Highest Standards of Dental Treatment

Root Canal Treatment

Earlier, a badly infected tooth, or one that just had significant decay, was doomed to be extracted. Today, the majority of these teeth can be salvaged by the Root Canal Treatment.

Root Canal treatment is a treatment for a tooth that has abscessed or become infected, which means a pus-filled sac has formed at the root of a tooth. When is Root Canal used? This treatment is the most commonly accepted therapy for an abscessed tooth. This procedure cleans out dead or dying nerve tissue and infection if any, from the inside of a tooth. This tooth then can remain in the mouth.

Some indications of the need for root canal treatment may be:

  • Spontaneous pain or throbbing while biting
  • Sensitivity to hot and cold foods
  • Severe decay or an injury that creates an abscess (infection) in the bone

What happens during the procedure?

During a root canal treatment, the dentist removes bacteria and dead tissue from inside the canals of each root. If the tooth is not dead, your dentist will give you local anesthesia. The dentist then makes a small opening in the top of the tooth and uses small files to clean out the debris and bacteria from the tiny canals. Often, your dentist will place a medicated cotton pellet in the pulp chamber to help kill any remaining bacteria. The dentist may use a soft temporary filling to seal the cleaned canals.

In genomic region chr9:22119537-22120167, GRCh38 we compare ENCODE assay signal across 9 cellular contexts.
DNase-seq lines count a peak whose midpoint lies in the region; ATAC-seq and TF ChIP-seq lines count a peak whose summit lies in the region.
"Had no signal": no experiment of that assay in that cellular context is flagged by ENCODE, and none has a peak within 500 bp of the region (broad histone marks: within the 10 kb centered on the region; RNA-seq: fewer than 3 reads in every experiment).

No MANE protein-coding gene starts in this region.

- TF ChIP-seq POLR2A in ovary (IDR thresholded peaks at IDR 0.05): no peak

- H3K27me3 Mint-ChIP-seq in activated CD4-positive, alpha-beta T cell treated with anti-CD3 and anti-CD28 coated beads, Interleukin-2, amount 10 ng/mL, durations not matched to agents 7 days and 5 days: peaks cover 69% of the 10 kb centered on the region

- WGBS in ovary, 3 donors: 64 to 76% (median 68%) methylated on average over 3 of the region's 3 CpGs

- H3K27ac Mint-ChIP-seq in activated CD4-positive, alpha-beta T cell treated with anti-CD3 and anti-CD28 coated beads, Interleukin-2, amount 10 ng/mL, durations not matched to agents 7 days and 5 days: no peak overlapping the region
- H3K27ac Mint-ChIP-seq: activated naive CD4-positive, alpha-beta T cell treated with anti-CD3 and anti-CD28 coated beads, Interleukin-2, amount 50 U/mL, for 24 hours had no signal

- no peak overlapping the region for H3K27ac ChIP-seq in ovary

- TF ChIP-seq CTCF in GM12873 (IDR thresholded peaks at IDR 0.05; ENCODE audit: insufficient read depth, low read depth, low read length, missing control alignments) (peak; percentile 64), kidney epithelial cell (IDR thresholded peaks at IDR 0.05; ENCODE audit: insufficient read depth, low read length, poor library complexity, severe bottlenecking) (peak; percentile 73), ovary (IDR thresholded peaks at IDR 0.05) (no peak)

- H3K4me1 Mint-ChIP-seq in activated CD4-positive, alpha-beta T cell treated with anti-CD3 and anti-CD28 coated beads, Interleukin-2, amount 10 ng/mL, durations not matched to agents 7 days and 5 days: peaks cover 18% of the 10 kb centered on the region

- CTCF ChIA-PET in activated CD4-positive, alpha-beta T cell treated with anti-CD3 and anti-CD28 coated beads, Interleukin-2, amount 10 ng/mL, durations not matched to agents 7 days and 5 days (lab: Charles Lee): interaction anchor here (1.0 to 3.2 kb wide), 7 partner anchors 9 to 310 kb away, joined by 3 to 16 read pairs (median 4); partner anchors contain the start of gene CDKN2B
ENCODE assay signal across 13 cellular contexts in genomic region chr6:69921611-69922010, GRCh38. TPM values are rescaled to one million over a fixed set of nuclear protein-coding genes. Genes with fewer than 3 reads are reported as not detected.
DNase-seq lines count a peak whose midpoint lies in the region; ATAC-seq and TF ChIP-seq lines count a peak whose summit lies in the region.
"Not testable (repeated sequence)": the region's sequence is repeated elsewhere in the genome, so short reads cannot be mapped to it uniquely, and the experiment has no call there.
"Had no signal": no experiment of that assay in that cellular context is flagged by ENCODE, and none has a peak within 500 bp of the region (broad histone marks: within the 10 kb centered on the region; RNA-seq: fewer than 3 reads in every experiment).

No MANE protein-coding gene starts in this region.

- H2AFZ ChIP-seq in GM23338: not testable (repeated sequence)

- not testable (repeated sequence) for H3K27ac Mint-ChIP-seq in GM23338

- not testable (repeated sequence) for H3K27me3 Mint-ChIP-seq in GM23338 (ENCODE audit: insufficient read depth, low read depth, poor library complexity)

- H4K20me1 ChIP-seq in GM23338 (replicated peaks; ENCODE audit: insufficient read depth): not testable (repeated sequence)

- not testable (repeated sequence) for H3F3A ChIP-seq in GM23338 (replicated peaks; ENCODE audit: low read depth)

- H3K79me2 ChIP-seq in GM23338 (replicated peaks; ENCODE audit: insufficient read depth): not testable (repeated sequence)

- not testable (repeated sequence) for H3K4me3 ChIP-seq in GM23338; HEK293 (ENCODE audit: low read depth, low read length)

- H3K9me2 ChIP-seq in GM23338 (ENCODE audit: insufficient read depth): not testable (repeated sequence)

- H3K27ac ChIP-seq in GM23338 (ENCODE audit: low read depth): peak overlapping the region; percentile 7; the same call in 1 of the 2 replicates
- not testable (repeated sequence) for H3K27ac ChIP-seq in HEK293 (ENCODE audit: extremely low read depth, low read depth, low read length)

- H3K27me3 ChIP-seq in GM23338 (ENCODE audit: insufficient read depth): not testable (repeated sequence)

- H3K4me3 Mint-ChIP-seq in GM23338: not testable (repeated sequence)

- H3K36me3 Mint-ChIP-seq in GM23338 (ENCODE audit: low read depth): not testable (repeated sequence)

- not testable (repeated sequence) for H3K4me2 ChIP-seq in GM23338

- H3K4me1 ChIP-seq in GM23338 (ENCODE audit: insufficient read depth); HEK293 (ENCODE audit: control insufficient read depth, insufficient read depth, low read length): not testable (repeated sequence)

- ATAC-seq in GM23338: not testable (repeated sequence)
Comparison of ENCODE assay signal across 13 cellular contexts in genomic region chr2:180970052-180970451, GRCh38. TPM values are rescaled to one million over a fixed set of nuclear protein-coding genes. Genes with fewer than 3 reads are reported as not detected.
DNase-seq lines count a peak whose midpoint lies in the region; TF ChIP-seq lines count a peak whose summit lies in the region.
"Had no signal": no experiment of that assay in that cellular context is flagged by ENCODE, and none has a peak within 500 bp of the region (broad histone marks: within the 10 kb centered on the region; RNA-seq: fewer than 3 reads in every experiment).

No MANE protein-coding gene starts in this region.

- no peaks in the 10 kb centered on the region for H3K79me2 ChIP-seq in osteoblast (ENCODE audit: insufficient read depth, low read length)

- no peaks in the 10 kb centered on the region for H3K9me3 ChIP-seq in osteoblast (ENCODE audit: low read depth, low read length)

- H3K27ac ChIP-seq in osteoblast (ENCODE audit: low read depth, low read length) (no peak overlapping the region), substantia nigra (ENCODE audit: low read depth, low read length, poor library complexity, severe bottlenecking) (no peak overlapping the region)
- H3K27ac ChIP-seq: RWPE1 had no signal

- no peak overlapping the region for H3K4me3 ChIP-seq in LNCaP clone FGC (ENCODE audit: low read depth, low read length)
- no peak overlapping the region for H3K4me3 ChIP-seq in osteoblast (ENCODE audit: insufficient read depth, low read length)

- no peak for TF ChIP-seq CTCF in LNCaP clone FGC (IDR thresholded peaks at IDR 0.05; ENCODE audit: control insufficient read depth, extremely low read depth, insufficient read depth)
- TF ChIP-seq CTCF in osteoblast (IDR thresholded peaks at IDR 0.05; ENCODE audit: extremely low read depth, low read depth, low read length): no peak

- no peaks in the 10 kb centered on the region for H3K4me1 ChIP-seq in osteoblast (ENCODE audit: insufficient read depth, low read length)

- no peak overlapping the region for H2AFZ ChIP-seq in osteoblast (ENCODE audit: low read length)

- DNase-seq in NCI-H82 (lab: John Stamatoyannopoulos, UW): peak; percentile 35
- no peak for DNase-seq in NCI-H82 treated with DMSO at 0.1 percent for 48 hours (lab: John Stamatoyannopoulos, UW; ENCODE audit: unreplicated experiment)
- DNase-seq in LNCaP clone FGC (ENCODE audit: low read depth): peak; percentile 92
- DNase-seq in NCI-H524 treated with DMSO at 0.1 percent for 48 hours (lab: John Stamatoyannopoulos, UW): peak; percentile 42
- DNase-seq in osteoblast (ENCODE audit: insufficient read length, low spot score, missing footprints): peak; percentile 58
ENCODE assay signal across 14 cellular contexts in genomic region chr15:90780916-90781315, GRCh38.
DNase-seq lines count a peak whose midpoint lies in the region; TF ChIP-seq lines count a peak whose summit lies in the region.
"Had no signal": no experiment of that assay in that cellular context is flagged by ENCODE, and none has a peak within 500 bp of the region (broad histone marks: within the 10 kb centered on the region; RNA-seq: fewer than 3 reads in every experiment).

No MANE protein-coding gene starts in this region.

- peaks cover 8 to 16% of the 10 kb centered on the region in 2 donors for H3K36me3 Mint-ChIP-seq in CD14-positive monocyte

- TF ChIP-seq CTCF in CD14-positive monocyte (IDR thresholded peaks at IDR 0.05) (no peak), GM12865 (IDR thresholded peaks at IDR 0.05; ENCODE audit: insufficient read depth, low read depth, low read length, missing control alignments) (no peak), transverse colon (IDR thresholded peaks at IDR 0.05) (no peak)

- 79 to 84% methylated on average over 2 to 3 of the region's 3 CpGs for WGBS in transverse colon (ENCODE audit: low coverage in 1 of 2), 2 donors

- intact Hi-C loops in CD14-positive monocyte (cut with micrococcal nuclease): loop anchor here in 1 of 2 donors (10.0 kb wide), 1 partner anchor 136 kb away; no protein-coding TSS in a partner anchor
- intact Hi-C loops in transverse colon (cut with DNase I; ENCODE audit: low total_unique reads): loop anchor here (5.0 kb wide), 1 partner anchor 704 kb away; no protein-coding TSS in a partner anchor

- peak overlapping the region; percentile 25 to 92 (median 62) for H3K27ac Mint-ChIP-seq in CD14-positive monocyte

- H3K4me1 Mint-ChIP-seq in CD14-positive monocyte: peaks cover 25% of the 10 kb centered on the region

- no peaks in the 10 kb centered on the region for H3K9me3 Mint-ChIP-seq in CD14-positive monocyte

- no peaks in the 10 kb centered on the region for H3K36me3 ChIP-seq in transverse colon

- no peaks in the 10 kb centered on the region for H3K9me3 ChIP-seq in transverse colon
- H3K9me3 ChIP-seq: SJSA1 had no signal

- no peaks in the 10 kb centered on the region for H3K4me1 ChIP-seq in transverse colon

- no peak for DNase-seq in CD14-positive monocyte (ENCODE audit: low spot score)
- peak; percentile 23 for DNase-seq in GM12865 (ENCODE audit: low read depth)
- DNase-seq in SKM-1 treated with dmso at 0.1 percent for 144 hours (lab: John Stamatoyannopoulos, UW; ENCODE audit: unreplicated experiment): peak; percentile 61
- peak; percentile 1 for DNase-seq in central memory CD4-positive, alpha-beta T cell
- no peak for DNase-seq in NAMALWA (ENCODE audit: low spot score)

What happens after the procedure?

At another appointment, your dentist will seal each canal with a filling material and place a permanent filling on the chewing surface of the tooth. Most often, the dentist will recommend a crown to protect the tooth from breaking, since a tooth treated with root canal therapy is no longer vital, is more brittle and could break more easily. Your dentist may recommend a follow up x-ray of the tooth in six months to help evaluate how well the bone is healing and to see if the infection has cleared up.

What are the benefits of the procedure?

The effectiveness of a root canal treatment is that the tooth will probably last a life time. Thus you could have your complete set of teeth for a longer time.

What are risks and complications with this procedure?

Occasionally, an abscess persists, even after root canal therapy has been performed. Your dentist may refer you to a specialist who may perform a surgical procedure to remove the diseased tissue from the tip of the root and reseal it with another filling.